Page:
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Danwei Canting's La Zi Ji fried chicken is a must-try: a mountain of whole scarlet chiles, minefields of mouth-numbing Sichuan peppercorns, and crackle-crisp nuggets of chicken plastered with shreds of ginger, sesame, and green onion.

Image: Michael Novak

In 2017, Portland’s alt-Asian food scene—exemplified in the past by fusion-minded spots like Smallwares, Boke Bowl, and Expatriate—stopped being so alt. Perhaps spurred by the success of Andy Ricker’s Pok Pok and Earl Ninsom’s Langbaan, local chefs with a yen for Asian cooking don’t seem quite so afraid of the word “authentic” as they once were.

Indeed, authenticity is at the heart of Danwei Canting, a newish Chinese spot on SE Stark Street, just across from the beloved Slammer dive bar. Former Bluehour chef Kyo Koo taps owner Jim Kyle’s 13 years spent eating around Beijing for inspiration. They aim to give Portlanders a best-of playlist from this capital city and melting pot of regional Chinese cooking, from Chongqing egg noodles to Xianjiang lamb skewers.

It’s still early, but there are already standouts. Chinese street burgers, like the cumin-braised lamb, offer handheld comfort—a messy pot roast packed into flatbread. Sichuan province is well represented, with fat, fried green beans curled around bits of spicy, caramelized pork. The La Zi Ji fried chicken is a must-try: a mountain of whole scarlet chiles, minefields of mouth-numbing Sichuan peppercorns, and crackle-crisp nuggets of chicken plastered with shreds of ginger, sesame, and green onion.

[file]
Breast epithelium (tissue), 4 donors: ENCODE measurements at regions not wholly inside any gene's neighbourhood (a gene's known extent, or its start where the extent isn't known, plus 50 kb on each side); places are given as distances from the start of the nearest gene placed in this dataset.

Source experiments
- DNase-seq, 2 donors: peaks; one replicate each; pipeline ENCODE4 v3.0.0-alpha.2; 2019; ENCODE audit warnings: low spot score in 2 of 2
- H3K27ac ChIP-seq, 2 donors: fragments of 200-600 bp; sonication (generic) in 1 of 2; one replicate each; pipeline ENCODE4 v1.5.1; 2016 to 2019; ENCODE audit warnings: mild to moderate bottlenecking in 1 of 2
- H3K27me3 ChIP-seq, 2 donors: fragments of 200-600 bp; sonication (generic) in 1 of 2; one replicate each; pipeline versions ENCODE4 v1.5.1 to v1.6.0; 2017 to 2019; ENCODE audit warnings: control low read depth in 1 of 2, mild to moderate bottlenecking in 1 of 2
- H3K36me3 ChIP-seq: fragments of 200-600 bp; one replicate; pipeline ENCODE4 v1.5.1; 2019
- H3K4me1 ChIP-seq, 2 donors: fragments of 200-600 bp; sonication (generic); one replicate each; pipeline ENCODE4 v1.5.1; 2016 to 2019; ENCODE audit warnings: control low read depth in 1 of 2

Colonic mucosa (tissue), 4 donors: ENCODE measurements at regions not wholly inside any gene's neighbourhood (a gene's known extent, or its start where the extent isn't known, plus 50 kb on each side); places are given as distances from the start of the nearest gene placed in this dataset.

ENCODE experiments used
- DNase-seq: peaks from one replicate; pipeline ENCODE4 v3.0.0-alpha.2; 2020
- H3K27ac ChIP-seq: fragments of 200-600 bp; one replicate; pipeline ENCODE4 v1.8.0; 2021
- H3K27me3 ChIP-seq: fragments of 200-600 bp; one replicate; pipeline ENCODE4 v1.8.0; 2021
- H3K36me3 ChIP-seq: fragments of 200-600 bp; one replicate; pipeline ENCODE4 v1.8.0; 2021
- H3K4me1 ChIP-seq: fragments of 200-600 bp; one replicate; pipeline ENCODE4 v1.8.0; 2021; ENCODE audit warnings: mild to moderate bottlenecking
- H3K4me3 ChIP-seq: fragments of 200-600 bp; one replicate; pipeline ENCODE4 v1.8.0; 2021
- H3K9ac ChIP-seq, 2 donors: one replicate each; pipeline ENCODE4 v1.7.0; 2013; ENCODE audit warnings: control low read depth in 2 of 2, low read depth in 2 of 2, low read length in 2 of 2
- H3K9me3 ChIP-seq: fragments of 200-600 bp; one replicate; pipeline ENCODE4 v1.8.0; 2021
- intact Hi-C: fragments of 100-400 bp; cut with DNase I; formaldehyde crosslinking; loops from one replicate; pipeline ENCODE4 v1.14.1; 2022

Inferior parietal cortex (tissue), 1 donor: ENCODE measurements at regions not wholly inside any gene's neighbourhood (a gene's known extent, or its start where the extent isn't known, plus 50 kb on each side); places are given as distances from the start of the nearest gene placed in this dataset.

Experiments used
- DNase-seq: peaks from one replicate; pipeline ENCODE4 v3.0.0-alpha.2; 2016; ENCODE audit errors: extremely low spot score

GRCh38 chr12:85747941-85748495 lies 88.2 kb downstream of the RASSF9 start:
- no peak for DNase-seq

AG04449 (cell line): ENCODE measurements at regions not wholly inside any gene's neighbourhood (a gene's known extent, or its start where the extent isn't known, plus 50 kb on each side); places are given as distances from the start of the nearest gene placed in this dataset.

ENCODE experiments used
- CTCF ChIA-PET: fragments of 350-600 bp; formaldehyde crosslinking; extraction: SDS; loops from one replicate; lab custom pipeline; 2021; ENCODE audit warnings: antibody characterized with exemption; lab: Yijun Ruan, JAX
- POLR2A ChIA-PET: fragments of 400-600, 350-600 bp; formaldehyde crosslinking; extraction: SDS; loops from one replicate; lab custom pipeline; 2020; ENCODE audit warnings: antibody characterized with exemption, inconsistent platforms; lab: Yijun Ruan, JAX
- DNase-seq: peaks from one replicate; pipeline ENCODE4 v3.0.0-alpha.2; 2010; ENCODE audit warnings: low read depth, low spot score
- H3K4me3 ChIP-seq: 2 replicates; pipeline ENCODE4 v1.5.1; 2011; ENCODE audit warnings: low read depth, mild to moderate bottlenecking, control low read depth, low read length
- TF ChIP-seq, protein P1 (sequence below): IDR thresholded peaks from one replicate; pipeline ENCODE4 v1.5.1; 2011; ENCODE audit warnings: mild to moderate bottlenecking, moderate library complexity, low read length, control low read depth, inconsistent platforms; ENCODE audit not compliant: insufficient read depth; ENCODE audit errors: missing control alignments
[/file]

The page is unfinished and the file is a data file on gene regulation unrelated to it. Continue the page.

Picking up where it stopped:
But Danwei is a work in progress, with some staples, including muted dumplings and overseasoned noodles, not quite hitting the mark. Koo says with feedback—and several planned trips to Beijing—the menu will undergo significant honing and remodeling. If you were hoping to spend a sleepy afternoon tilting a lazy Susan, this isn’t the place; with the exception of an eye-popping Paul Bunyan–meets–Great Wall mural, the space is your standard-issue industrial counter-service joint.

Danwei is a new breed of Portland Chinese restaurant: an earnest attempt at regional cooking aimed at Westerners, yet pared down from the laminated phone-book-size menus found at many restaurants, with not a General Tso in sight. And, at the very least, it’s already one of the best takeout spots west of 82nd, especially after a visit to the Slammer.

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